Before spending time and money on new data analysis tools, find out exactly how learning how to use all the Excel Business Intelligence Tools effectively will allow you to quickly and easily analyse your data and gain insight into it without any major resource investments.
Over a billion people around the world use Excel today, far more users than any other BI vendor can claim.
This is the first video in a five-part series showing you how powerful the Excel "Power" tools are and how learning to use them can vastly improve your productivity, while at the same time giving you insight into your business far beyond anything you ever imagined.
‘five seconds to sign up, five minutes to wow!’
Following six months of public preview and a continuous flow of user-driven enhancements from their rapidly growing community, Friday 24 July marked an exciting milestone for Microsoft as they officially released the new Power BI service and Power BI Desktop.
Over 500,000 unique users from 45,000 companies across 185 countries helped shape the new Power BI. Add to the already impressive list of features and capabilities the advances in their Power BI service and the new Power BI Desktop, there really is plenty to talk about!
But the news doesn’t stop there.
They’re rolling out new content packs weekly, ensuring that business users can connect to and experience data without technical setup. This means you can connect to your data in popular services like Quickbooks and Salesforce, and view a curated collection of dashboards and reports that continuously update with the latest data from these services.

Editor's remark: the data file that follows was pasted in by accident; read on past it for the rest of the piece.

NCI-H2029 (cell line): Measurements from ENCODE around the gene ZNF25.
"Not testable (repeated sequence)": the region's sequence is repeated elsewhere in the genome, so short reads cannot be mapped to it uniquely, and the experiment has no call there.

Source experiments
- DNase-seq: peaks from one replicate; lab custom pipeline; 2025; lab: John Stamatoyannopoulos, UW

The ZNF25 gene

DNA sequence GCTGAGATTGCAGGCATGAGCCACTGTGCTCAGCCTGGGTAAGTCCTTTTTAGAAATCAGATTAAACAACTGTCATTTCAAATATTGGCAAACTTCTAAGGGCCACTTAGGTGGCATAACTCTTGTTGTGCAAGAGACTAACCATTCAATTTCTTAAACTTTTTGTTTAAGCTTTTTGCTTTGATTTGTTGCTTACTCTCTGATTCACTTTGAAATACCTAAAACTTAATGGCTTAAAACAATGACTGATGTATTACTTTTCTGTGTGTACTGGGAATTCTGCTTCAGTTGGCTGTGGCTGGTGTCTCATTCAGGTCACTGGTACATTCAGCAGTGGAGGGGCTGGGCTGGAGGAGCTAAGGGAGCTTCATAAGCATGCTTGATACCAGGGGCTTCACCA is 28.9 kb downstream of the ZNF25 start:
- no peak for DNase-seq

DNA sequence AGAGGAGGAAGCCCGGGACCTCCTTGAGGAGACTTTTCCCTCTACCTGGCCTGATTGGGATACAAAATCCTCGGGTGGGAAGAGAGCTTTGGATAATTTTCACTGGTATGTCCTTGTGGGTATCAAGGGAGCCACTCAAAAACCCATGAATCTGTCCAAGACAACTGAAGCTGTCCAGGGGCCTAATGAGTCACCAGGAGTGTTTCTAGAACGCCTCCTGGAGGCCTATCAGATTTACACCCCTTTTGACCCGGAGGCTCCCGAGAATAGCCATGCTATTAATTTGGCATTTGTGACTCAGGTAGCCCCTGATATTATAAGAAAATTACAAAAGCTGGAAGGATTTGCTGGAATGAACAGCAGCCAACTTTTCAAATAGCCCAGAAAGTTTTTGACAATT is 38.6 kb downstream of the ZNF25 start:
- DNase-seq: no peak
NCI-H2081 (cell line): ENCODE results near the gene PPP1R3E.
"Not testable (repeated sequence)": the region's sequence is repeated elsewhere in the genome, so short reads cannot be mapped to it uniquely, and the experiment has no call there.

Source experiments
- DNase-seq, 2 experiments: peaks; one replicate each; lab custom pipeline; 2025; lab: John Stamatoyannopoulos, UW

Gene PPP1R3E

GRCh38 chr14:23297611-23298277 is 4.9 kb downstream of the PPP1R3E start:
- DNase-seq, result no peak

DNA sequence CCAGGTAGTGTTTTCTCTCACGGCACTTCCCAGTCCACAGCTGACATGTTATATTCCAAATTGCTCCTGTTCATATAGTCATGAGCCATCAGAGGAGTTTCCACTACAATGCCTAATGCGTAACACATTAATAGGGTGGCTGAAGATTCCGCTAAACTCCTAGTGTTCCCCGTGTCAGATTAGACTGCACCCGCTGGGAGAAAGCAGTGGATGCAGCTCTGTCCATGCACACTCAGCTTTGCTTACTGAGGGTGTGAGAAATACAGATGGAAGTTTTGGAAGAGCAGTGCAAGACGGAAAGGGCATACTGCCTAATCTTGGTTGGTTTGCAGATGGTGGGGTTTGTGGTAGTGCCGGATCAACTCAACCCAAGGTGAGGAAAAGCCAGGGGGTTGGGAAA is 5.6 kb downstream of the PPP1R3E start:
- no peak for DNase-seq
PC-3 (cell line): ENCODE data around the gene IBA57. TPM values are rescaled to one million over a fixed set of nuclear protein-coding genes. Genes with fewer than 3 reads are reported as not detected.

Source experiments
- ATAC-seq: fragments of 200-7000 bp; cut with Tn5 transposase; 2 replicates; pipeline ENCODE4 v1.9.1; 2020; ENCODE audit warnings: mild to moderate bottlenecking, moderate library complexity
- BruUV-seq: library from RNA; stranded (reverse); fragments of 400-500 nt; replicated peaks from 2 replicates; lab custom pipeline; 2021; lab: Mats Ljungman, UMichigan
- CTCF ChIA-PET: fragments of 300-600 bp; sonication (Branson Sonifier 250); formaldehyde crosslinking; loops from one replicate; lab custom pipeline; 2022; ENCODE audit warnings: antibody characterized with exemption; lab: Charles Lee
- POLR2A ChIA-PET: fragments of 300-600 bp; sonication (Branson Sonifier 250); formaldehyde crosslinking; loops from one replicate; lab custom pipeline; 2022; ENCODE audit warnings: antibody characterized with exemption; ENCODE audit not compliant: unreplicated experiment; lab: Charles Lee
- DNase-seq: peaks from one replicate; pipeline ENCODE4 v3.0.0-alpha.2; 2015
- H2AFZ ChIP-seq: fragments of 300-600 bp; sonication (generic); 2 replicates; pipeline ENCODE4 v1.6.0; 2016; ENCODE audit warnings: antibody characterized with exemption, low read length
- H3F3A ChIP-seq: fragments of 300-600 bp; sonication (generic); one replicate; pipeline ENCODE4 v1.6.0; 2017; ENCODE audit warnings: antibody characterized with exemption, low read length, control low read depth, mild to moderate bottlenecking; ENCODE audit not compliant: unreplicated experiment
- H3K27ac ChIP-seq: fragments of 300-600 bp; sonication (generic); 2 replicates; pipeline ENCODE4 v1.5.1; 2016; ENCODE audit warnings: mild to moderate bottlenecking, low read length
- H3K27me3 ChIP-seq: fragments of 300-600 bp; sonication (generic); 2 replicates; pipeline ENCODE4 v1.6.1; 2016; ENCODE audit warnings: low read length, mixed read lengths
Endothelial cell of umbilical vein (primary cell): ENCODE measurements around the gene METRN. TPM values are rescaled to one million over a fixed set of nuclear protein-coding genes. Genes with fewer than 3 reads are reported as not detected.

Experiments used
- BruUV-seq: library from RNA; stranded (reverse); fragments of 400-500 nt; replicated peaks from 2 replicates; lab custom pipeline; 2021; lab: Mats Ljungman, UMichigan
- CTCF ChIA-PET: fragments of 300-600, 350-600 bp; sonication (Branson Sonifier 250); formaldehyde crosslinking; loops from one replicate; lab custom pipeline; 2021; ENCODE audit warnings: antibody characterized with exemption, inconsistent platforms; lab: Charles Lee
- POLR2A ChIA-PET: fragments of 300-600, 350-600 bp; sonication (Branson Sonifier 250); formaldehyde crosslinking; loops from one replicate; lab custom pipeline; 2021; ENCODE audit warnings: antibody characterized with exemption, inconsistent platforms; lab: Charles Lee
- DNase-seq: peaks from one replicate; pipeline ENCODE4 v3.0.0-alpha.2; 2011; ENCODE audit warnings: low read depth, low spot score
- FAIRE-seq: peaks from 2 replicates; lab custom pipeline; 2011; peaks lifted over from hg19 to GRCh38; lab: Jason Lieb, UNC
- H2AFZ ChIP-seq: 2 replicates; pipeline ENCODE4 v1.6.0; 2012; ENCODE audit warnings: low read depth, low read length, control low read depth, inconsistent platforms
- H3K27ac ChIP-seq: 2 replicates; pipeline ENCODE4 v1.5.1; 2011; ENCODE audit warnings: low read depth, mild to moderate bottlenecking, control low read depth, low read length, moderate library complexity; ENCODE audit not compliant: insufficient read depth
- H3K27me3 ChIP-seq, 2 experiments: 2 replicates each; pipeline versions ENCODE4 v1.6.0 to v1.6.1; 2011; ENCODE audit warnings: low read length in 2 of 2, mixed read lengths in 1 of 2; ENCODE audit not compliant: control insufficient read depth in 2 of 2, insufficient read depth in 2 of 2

They’ve also contributed their Power BI visualization framework and its complete library of visuals to the open source community to enable everyone to easily extend and build custom visuals. The project is available on GitHub, and in the future, anyone will be able to extend and bring custom visuals into Power BI for use in their dashboards, reports and content packs.
Power BI sets the standard for modern business intelligence and Microsoft wants us to change the way we do business and experience the cloud-hosted, business intelligence and analytics service for ourselves.
At the Boys & Girls Clubs of Greater Fort Worth in Texas they are using Power BI to understand how their various programs are performing and their impact on the kids they serve. With a mission to change each kid’s life for the better, the leaders at the Boys and Girls Club use Power BI to see their data update in real time and discover new insights visually to take action.